I may say, however, that the Russians do not think that we or the Americans have done enough so far to take the weight off them. This is not at all surprising, in view of the terrific onslaught which they are enduring and withstanding with such marvellous tenacity. No one in the last war would have deemed it possible that Russia could have stood up as she has been doing to the whole weight of the Teutonic armies. I say the whole weight, because, although there are 40 to 45 Germans divisions facing us in the West and holding down the subjugated countries, these numbers are more than made up against Russia by Finnish, Hungarian, Rumanian and Italian troops who have been dragged by Hitler into this frightful welter. It is a proof of the increased strength which Premier Stalin has given to Russia that this prodigious feat of the resistance of Russia alone to the equivalent of the whole of the Teutonic Army has been accomplished for so long and with so great a measure of success. It is difficult to make the Russians comprehend all the problems of the sea and of the ocean. We are sea animals and the United States are to a large extent ocean animals. The Russians are land animals. Happily, we are all three air animals. It is difficult to explain fully all the different characteristics of the war effort of various countries, but I am sure that we made their leaders feel confidence in our loyal and sincere resolve to come to their aid as quickly as possible and in the most effective manner without regard to the losses or sacrifices involved so long as the contribution was towards victory.
It was an experience of great interest to me to meet Premier Stalin. The main object of my visit was to establish the same relations of easy confidence and of perfect openness which I have built up with President Roosevelt. I think that, in spite of the accident of the Tower of Babel, which persists as a very serious barrier in numerous spheres, I have succeeded to a considerable extent. It is very fortunate for Russia in her agony to have this great rugged war chief at her head. He is a man of massive outstanding personality, suited to the sombre and stormy times in which his life has been cast; a man of inexhaustible courage and will-power and a man direct and even blunt in speech, which, having been brought up in the House of Commons, I do not mind at all, especially when I have something to say of my own. Above all, he is a man with that saving sense of humour which is of high importance to all men and all nations, but particularly to great men and great nations. Stalin also left upon me the impression of a deep, cool wisdom and a complete absence of illusions of any kind. I believe I made him feel that we were good and faithful comrades in this war—but that, after all, is a matter which deeds not words will prove.
One thing stands out in my mind above all others from this visit to Moscow—the inexorable, inflexible resolve of Soviet Russia to fight Hitlerism to the end until it is finally beaten down. Premier Stalin said to me that the Russian people are naturally a peaceful people, but the atrocious cruelties inflicted upon them by the Germans have roused them to such a fury of indignation that their whole nature is transformed.
As I flew back to Cairo across the vast spaces, back across the Caspian Sea and the mountain ranges and deserts, I bore with me the conviction that in the British Empire, the United States and the Soviet Union, Hitler has forged an alliance of partnership which is strong enough to beat him to the ground, and steadfast enough to persevere not only until his wickedness has been punished, but until some at least of the ruin he has wrought has been repaired.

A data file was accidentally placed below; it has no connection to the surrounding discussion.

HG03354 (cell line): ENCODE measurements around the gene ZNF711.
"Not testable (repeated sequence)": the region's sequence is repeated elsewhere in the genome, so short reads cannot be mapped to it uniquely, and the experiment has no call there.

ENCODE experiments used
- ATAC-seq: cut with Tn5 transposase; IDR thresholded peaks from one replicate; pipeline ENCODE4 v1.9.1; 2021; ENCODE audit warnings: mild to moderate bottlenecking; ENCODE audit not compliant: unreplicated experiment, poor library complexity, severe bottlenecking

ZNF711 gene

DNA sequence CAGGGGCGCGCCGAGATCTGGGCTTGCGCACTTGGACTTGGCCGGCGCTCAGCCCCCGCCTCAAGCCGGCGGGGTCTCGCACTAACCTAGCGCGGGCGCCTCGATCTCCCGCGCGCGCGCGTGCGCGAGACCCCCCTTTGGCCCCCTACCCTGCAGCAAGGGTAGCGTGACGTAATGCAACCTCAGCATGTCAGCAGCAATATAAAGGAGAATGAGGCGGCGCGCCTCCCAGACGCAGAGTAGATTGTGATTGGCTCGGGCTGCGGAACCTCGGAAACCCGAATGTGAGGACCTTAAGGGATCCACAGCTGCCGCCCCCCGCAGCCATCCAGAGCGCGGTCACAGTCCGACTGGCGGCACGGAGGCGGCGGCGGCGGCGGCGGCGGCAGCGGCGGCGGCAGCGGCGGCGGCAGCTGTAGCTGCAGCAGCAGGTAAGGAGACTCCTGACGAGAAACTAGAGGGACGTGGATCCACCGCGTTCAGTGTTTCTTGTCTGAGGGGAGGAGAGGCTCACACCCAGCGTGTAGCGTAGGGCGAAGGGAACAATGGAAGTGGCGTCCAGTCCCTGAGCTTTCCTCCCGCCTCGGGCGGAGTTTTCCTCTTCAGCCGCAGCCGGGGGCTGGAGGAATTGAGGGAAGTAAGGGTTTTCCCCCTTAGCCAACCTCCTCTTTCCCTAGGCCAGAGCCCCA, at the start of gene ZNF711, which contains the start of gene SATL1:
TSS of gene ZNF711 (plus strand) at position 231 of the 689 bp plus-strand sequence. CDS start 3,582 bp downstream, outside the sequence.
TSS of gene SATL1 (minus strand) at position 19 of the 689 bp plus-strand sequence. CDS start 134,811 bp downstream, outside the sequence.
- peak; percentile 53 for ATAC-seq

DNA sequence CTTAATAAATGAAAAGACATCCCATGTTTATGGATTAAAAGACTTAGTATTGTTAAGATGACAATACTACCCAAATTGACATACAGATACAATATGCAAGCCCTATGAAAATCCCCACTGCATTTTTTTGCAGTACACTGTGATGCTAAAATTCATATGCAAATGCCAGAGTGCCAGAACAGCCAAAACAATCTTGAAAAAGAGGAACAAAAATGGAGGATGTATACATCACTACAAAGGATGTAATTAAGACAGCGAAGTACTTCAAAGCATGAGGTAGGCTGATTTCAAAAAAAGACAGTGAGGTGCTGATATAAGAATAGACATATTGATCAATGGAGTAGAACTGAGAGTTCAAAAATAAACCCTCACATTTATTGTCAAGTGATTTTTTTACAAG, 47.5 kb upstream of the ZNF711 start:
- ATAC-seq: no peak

We have recently been reminded that the third anniversary of the war has come and gone and that we are now entered upon the fourth year. We are indeed entitled, nay, bound to be thankful for the inestimable and measureless improvements in our position which have marked the last two years. From being all alone, the sole champion left in arms against Nazi tyranny, we are now among the leaders of a majestic company of States and nations, including the greatest nations of the world, the United States and Russia, all moving forward together until absolute victory is won, and not only won but established upon unshakable foundations. In spite of all the disappointing episodes, disasters and sufferings through which we have passed, our strength has grown without halt or pause, and we can see each day that not only our own power but the weight of the United States becomes increasingly effective in the struggle.
Apart from the physical and mortal dangers of the war through which we have made our way so far Without serious injury, there was a political danger which at one time seemed to me, at any rate, to be a formidable threat. After the collapse of France, when the German armies strode on irresistibly in triumph and conquest, there seemed to be a possibility that Hitler might establish himself as a kind of Charlemagne in Europe and would unite many countries under German sway while at the same time pointing to our island as the author of the blockade and the cause of all their woes. That danger, such as it was, and I certainly did not think it negligible, has rolled away. The German is now more hated in every country in Europe than any race has been since human records began. In a dozen countries Hitler's firing-parties are at work every morning, and a dark stream of cold execution blood flows between the Germans and almost all their fellow-men. The cruelties, the massacres of hostages, the brutal persecutions in which the Germans have indulged in every land into which their armies have broken have recently received an addition in the most bestial, the most squalid and the most senseless of all their offences, namely, the mass deportation of Jews from France, with the pitiful horrors attendant upon the calculated and final scattering of families. This tragedy fills one with astonishment as well as with indignation, and it illustrates as nothing else can the utter degradation of the Nazi nature and theme, and the degradation of all who lend themselves to its unnatural and perverted passions.